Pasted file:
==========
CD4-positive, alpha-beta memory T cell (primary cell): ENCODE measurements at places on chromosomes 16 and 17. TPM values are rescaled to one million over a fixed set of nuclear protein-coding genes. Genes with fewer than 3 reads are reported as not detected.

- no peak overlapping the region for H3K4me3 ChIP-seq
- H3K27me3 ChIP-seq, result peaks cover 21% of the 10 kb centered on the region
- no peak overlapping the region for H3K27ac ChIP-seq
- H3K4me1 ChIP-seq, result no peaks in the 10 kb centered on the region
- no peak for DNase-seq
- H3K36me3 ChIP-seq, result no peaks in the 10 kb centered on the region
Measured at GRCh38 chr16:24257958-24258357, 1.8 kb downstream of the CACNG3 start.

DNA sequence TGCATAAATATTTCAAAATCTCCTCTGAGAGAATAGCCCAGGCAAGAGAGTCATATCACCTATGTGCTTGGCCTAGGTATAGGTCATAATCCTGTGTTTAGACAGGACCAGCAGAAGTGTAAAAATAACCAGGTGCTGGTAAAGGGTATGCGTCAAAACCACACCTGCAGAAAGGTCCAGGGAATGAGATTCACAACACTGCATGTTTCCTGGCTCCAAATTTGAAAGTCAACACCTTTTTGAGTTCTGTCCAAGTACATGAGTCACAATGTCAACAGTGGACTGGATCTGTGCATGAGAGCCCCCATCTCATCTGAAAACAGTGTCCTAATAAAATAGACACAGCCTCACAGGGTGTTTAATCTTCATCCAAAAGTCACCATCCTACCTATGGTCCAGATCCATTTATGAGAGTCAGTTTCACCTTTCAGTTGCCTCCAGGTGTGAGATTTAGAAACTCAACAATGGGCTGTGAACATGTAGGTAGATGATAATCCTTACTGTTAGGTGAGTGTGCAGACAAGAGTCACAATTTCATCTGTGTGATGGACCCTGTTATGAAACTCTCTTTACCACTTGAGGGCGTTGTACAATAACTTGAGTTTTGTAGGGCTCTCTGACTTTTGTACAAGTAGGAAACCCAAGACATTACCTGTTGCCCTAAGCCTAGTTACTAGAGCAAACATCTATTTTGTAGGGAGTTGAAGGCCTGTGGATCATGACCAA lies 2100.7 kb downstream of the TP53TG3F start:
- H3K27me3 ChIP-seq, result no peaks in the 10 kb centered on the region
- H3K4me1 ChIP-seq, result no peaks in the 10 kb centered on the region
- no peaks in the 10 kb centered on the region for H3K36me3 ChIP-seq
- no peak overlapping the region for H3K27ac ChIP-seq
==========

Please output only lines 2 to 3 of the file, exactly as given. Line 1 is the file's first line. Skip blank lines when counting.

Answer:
- no peak overlapping the region for H3K4me3 ChIP-seq
- H3K27me3 ChIP-seq, result peaks cover 21% of the 10 kb centered on the region